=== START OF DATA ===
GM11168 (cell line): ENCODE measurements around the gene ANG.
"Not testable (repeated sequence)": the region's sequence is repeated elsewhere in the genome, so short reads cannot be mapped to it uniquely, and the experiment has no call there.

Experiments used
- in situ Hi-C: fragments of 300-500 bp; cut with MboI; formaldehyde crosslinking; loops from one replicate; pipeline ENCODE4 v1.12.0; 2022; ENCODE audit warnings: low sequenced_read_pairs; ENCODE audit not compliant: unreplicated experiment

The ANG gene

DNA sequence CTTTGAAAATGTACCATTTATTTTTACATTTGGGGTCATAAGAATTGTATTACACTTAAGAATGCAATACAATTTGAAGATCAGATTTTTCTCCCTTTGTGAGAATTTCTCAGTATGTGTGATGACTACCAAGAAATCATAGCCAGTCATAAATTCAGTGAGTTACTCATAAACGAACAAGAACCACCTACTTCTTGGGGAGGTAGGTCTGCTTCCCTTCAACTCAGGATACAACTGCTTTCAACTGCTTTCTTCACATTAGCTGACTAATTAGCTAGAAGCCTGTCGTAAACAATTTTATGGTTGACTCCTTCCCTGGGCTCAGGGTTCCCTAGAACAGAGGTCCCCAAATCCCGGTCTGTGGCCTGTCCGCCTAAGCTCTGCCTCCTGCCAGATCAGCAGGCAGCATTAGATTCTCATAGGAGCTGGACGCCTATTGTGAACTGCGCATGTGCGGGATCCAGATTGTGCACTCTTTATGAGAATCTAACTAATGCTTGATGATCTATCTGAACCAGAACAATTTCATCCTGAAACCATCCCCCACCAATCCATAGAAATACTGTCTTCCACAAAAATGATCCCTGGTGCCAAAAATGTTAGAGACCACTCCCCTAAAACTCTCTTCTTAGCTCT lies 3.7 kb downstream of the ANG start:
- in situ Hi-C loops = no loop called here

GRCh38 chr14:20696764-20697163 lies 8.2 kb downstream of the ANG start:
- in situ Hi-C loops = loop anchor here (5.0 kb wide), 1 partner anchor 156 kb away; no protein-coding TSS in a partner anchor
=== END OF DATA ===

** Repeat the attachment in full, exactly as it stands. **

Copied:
GM11168 (cell line): ENCODE measurements around the gene ANG.
"Not testable (repeated sequence)": the region's sequence is repeated elsewhere in the genome, so short reads cannot be mapped to it uniquely, and the experiment has no call there.

Experiments used
- in situ Hi-C: fragments of 300-500 bp; cut with MboI; formaldehyde crosslinking; loops from one replicate; pipeline ENCODE4 v1.12.0; 2022; ENCODE audit warnings: low sequenced_read_pairs; ENCODE audit not compliant: unreplicated experiment

The ANG gene

DNA sequence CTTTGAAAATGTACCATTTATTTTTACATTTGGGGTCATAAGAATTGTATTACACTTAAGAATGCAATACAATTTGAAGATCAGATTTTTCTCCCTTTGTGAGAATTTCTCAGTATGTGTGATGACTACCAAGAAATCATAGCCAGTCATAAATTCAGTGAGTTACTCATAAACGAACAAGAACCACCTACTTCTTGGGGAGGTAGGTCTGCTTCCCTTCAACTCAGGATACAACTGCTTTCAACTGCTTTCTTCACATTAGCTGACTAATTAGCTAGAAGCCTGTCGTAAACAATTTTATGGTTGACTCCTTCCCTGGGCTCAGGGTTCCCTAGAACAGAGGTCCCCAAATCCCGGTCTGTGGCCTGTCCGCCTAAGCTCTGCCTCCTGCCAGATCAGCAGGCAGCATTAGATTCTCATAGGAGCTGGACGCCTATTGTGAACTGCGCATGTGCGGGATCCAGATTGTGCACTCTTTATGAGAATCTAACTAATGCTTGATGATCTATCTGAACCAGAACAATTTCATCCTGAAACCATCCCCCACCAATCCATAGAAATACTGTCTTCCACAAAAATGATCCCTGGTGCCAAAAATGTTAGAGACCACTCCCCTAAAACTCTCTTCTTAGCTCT lies 3.7 kb downstream of the ANG start:
- in situ Hi-C loops = no loop called here

GRCh38 chr14:20696764-20697163 lies 8.2 kb downstream of the ANG start:
- in situ Hi-C loops = loop anchor here (5.0 kb wide), 1 partner anchor 156 kb away; no protein-coding TSS in a partner anchor